Does this mother actually “hesitate to think,” though? Or is she, like countless others, somewhat excited to share these thoughts, and, perhaps, even hoping to be proven right?
In truth, the trickiness of intergenerational relationships transcends geopolitical headlines or the newfangled technology of a given era. Aging folks thinking very little of young bucks is a constant; it speaks to the pain of accepting that life on the planet is short, and eventually it will be someone else’s turn. Usually, that someone else wears different clothing, uses unfamiliar slang, has opinions that you don’t agree with, and can expertly navigate all the new toys you never had the energy or time to master.
In some ways, this turnover must feel like an alien invasion. But it’s just a changing of the guard. Younger generations aren’t taking the world over, they’re inheriting it. It’s a very human trait to fear, as this transition nears, that one’s name and legacy will be forgotten. But that insecurity shouldn’t come at the expense of treating newer, younger names with dignity, patience and respect. (Which might teach them, in turn, to return that treatment in kind.) If you want to be remembered, wouldn’t you rather have future older generations recall all the kindness, grace and wisdom you imparted? ‘Tis better to be a steward than a spanker.
This is so much easier said than done. As Vox wrote back in 2019, the same Gen Z kids incanting “OK, boomer” will likely one day complain about the narcissism, sloth and incompetency of whatever generation comes of age in the 2050s. It’s possible that the seductive tendency to minimize the efforts and traumas of the subsequent generation arrives because the previous one had trouble acknowledging your efforts and traumas. Consider today’s youngest. What Millennials and Gen Z have weathered over the last 20 years is alarming: terrorist attacks, school shootings, extreme natural disasters, social media-related suicides, a once-in-a-century pandemic, meteoric college costs, rent increases, wage stagnation…the list goes on. Should there even be a list, though? Should any generation have to verbalize its struggles in order to prove its worth?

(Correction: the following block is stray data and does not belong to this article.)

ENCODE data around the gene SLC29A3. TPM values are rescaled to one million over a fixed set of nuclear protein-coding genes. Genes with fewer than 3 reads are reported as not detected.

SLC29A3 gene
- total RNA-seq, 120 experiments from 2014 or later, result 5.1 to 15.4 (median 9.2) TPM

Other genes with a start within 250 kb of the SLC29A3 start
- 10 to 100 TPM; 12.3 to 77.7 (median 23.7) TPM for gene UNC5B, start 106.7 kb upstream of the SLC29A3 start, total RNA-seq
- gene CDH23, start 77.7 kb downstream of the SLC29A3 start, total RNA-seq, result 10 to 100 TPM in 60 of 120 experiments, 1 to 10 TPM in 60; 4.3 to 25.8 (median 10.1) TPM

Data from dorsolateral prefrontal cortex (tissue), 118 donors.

Breaking this cycle will be extremely difficult. Older generations may have only been tossing around “too soft” for a century or so, but the practice of dismissing children goes back thousands of years. As the Greek philosopher Socrates (supposedly) once said: “The children now love luxury; they have bad manners, contempt for authority; they show disrespect for elders and love chatter in place of exercise. Children are now tyrants, not the servants of their households. They no longer rise when elders enter the room. They contradict their parents, chatter before company, gobble up dainties at the table, cross their legs, and tyrannize their teachers.”
Horrible. The nerve of those ancient rabblerousers! How did society ever survive?